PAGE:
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MicroView Learning Kit

09 Spinning a Motor


Remember before when you played around with a servo motor? Now we are going to tackle spinning a motor. This requires the use of a transistor, which can switch a larger amount of current than the MicroView can. When using a transistor, you just need to make sure its maximum specs are high enough for your use. The transistor we are using for this circuit is rated at 40V max and 200 milliamps max – perfect for our toy motor! When the motor is spinning and suddenly turned off, the magnetic field inside it collapses, generating a voltage spike. This can damage the transistor. To prevent this, we use a "flyback diode", which diverts the voltage spike around the transistor.


Component Reference Image
330Ω Resistor 330Ω Resistor Diagram
Transistor Transistor Diagram
Diode Diode Diagram
Motor Motor Diagram
Red Jumper Red Jumper Diagram
Red Jumper Red Jumper Diagram
Blue Jumper Blue Jumper Diagram
Yellow Jumper Yellow Jumper Diagram

Checkout our breadboard guide and MicroView Pinout for more information.

Breadboard Setup

MicroView Arduino Code

What you should see

The DC Motor should spin if you have assembled the circuit’s components correctly, and also verified/uploaded the correct code. If your circuit is not working check the troubleshooting section below.

Code to Note

In this code we use the command setPwmFrequency(motorPIN,1); to call a function (an encapsulated section of resuable code) for setting the PWM Frequency. Pulse Width Modulation, or PWM, is a technique for getting analog results with digital means. Digital control is used to create a square wave, a signal switched between on and off.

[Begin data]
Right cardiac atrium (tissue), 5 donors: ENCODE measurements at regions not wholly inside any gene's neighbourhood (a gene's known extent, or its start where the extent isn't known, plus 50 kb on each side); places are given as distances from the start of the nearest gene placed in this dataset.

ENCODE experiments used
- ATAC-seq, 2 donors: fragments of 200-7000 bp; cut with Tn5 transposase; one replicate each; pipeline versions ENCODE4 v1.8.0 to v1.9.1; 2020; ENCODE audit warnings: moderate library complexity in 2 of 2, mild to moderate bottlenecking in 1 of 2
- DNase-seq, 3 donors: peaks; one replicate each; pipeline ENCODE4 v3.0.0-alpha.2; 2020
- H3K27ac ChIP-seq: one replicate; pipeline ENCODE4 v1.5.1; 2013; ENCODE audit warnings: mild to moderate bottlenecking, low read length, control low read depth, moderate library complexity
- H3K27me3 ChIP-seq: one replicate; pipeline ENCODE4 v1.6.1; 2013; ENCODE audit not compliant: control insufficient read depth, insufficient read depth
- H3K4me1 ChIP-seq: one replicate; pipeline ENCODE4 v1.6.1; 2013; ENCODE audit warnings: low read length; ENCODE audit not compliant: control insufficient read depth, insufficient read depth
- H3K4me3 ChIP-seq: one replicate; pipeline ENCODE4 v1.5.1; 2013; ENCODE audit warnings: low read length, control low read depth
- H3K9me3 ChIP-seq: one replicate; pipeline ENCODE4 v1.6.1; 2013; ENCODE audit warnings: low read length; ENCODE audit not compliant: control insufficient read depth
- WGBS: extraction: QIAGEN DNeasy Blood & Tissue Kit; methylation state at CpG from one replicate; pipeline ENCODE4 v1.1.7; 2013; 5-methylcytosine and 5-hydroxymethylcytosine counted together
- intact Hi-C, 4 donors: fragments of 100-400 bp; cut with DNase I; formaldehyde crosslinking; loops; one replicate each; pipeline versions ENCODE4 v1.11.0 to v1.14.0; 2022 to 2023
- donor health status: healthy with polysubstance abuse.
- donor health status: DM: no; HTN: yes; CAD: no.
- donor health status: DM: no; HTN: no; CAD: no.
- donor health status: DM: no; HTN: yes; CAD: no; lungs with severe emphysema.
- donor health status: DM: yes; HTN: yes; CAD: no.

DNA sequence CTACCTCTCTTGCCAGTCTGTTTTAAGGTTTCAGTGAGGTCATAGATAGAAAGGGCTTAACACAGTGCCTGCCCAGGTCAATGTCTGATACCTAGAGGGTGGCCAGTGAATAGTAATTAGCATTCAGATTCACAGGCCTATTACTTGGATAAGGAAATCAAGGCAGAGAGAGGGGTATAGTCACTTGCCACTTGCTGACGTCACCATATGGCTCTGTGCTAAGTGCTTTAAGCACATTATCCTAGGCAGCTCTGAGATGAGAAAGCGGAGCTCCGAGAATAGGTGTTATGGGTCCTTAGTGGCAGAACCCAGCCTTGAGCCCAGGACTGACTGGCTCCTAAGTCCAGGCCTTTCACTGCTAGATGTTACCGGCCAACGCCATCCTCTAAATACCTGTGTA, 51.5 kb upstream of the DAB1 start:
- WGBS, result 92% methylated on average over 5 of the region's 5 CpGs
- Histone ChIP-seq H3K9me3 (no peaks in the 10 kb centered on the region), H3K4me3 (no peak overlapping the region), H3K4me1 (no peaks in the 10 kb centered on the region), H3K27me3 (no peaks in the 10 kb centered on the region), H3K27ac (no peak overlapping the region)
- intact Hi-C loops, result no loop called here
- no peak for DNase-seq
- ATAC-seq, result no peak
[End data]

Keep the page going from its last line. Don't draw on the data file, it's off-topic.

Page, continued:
The setPwmFrequency function is defined on line 25.

void setPwmFrequency(int pin, int divisor){


USB Port not providing enough power or tripping?

Some USB ports don't provide enough current to spin the motor. If that's the case with a USB port on your computer we recommend powering your MicroView and motor with a powered USB hub or by using batteries. Checkout this circuit for powering your motor with batteries.

Motor Not Spinning

If you sourced your own transistor, double check with the data sheet that the pinout is compatible with a P2N2222AG (many are reversed).

Still No Luck

If you sourced your own motor, double check that it will work with 5 volts and that it does not draw too much power.

Still Not Working Sometimes the MicroView will disconnect from the computer. Try un-plugging and then re-plugging it into your USB port.

Still No Success?

A broken circuit is no fun, send us an e-mail and we will get back to you as soon as we can:

Continue on to circuit 10 Relays